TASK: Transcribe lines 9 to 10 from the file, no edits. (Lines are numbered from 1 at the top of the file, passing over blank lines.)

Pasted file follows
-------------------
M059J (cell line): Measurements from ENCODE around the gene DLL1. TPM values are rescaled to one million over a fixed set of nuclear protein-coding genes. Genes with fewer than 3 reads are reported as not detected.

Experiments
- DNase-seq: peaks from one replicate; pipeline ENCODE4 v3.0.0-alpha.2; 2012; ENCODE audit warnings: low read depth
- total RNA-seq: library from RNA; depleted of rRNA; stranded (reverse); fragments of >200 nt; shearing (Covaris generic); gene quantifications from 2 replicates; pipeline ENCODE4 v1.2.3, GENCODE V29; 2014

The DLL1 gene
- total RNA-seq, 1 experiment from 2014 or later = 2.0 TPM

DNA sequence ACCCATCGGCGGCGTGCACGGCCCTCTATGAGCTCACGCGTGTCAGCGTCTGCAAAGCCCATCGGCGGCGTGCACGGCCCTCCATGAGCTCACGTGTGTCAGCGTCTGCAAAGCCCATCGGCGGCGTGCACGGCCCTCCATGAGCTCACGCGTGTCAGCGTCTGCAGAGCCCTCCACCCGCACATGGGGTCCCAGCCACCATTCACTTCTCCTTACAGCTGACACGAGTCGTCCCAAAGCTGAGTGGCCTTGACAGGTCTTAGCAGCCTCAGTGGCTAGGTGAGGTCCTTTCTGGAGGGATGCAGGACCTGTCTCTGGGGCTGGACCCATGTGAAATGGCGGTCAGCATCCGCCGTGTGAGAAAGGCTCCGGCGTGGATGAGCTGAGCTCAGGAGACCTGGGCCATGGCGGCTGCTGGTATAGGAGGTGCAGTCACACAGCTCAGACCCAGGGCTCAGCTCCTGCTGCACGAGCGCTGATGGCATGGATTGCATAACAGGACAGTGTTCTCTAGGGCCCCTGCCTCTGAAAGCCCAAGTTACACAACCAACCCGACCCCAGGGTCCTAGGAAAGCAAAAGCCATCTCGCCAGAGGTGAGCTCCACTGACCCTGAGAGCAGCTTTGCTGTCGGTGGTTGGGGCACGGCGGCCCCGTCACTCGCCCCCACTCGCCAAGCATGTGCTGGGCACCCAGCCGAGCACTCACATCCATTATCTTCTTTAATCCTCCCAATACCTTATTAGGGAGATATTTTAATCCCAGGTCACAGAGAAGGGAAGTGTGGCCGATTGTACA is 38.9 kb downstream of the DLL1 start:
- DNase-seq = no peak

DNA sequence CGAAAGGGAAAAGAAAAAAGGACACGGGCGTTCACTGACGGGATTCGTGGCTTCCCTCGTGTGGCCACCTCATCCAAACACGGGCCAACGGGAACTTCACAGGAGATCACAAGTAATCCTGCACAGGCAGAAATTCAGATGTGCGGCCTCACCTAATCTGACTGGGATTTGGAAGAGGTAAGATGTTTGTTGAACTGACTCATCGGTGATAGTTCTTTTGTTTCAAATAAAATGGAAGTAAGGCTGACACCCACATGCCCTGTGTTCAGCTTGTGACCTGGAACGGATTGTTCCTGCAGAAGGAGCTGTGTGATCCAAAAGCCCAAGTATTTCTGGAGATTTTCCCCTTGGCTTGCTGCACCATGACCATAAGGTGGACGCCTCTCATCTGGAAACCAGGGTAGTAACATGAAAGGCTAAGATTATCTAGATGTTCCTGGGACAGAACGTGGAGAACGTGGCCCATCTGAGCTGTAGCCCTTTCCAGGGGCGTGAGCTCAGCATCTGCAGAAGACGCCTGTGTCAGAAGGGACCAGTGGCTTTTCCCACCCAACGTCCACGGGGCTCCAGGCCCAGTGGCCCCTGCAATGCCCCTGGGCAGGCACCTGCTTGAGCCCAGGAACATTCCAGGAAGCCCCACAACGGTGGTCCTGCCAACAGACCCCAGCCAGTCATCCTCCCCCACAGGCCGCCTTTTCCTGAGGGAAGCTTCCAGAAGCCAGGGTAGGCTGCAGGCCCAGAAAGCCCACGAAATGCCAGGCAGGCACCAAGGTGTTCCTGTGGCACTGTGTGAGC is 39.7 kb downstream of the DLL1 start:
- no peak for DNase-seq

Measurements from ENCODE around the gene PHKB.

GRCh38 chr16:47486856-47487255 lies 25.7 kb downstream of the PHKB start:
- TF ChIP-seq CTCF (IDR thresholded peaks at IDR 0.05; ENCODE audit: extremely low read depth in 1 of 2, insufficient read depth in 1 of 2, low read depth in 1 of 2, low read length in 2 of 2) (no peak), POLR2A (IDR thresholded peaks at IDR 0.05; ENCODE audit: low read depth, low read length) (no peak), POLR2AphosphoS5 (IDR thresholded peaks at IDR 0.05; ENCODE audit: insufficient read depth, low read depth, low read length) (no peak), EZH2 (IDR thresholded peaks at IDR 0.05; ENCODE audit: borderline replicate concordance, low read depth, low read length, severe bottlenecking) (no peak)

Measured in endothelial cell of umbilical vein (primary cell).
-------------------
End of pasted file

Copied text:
DNA sequence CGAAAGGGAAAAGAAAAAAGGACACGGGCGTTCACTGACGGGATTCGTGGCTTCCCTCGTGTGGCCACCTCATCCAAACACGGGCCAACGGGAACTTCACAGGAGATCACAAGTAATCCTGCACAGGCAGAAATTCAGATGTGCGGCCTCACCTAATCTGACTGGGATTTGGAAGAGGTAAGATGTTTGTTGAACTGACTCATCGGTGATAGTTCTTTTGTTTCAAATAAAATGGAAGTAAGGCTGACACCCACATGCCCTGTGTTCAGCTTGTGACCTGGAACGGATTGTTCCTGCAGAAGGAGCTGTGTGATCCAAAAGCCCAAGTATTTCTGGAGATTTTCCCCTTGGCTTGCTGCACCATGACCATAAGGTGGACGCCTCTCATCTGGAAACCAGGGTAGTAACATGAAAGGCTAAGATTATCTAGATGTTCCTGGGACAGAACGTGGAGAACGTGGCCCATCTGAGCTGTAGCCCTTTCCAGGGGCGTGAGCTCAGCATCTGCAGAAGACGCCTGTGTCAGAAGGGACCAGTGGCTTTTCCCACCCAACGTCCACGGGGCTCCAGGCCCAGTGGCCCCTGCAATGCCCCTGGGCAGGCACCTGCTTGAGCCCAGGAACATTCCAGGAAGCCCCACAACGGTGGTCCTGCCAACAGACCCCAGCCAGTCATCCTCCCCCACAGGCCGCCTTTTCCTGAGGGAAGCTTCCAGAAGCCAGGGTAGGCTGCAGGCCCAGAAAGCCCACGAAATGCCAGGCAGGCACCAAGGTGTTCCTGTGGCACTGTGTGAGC is 39.7 kb downstream of the DLL1 start:
- no peak for DNase-seq